The territory about us was farmland, woods, and marshland, with the land to the south rich in quantities of wild hay. Settlement was sparse, of course. Our own farm stretched from the Little Calumet River to ¼ mile south of what is now Ridge Road, and ¼ mile east and west of Columbia Avenue. North of the tavern, and across the street, on a spot which is now occupied by the Jacob Kooy home, was an enormous barn which accommodated our own numerous stock and the horses of overnight guests. My father was kept busy taking care of the tavern and running the farm on which he raised fine crops of potatoes, corn, oats and hay.
There was no church in the community, but the school-house was quite near; in fact, the first schoolhouse in the county stood on the outskirts of my father's farm, to the east, on the quarter-section line. I remember running away to visit it when I was four years old. It was a one-room building, built of wide boards, finished within in plaster, with blackboards running all around. The first teacher there that I heard of was Chauncey Wilson, whose descendants still live or visit Hammond. The first teacher I can remember was Mary Lohse, and the first one to instruct me was Inez Wilcox, who later married one of the Gibsons, after whom the town of Gibson was named. As the teachers lived in our house we kept in close touch with school affairs. In 1870 the old school was converted into a dwelling, and the new school, modeled after the old pattern, was erected across the street. It was to that school I went. Half of that building, when it was abandoned as a school, was moved to our farm, where it stood, used as a tool shed, until in 1924, when it was torn down.
Our early neighbors were the Klootwyks, Jabaays, Kooys, Munsters, Dibbles, Wilson, Johnsons, Grugels, Harts, Van Bodegravens, and Sints. I can well remember old Mr. Hart riding through on horseback, dressed in overalls and wearing a plug hat. He used to stop in at least once a week for dinner with us. Among the Civil War veterans whom I remember best for his tales of the war, was Steve Reed, who served as justice of the peace when I was a child.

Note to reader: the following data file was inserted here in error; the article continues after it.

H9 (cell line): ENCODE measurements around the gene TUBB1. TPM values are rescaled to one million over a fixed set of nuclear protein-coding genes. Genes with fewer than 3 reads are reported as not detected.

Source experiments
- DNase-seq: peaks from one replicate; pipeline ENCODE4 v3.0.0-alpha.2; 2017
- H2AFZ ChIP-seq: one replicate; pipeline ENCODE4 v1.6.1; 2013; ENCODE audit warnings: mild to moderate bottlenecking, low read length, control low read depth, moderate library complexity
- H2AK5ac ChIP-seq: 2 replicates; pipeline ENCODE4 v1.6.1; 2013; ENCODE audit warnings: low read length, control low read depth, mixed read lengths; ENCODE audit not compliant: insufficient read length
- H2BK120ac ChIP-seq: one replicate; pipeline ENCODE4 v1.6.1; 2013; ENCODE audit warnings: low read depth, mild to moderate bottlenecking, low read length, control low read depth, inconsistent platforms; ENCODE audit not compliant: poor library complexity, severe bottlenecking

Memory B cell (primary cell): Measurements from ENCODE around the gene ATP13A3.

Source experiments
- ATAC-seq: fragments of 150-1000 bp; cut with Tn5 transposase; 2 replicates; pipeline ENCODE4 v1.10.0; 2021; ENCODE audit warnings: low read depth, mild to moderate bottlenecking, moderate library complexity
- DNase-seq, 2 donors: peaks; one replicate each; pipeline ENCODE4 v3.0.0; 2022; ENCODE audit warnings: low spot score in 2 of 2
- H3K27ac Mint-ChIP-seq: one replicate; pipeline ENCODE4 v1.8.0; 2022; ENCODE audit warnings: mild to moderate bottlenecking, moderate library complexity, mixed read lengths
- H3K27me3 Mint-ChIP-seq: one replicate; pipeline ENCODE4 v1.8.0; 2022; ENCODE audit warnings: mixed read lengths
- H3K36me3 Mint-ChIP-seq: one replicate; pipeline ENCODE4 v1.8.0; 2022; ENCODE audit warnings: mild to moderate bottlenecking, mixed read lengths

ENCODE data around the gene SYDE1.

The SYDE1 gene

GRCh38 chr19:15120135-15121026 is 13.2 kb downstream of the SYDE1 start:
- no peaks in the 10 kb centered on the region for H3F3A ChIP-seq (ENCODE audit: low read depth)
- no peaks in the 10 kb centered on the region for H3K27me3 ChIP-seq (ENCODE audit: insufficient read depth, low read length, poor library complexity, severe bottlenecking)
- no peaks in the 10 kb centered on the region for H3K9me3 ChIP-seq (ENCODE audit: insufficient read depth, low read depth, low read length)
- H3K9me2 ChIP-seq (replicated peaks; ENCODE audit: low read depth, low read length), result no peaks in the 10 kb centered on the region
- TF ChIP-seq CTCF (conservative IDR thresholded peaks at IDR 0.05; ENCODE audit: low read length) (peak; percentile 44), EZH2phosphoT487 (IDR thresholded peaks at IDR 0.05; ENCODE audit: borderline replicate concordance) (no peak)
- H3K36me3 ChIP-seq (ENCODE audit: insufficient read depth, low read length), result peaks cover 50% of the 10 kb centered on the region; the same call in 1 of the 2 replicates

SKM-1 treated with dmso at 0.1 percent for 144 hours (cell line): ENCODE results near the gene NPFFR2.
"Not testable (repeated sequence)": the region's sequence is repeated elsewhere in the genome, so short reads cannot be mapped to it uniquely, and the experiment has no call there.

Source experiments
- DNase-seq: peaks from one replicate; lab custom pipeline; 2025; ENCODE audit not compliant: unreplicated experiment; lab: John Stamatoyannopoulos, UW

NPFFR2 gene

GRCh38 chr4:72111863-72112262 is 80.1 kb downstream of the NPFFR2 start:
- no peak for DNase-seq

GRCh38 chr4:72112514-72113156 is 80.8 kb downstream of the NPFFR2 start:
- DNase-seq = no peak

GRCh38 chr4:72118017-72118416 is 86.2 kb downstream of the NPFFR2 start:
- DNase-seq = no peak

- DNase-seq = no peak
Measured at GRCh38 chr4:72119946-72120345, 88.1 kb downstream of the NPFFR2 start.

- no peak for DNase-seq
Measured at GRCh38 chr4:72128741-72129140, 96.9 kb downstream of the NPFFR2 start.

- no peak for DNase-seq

My childhood was never lacking in excitement with the many visitors to watch and listen to, the work to help with in and out of doors. I preferred the latter type of occupation, however, and spent many hours riding about the countryside on my horse. Social life in the community was mostly of the visit-the-neighbor type, but we made a gay time of it. When I was a child the tavern was the social hall where infrequent but well-attended dances drew crowds from great distances. I can well remember my mother preparing large meals to be consumed after those dances. A Mr. Wettering, an old family friend of the family, used to make the long trip out from Chicago to serve as an orchestra with his large and costly accordion. In later days we young people formed a dancing club which met every two weeks at some member's home. Names of persons in that group which come most readily to my mind are Robert and Charles Wilson, the Cummings, Alice Seymour, Frank and George Van Steenberg, and Eeigenberg. We traveled miles for those dances.
After my marriage to Hugo Kaske in 1884, I left Munster, and my memories from then until 1905, when we returned to make our permanent residence there, are based only on second hand information and yearly visits. My father died in 1899 and my mother in 1901. We still retain 90 acres of the original Dibble-Brass-Stallbohm farm, and we take an active part in the life of the community which has developed out of the wilderness I remember.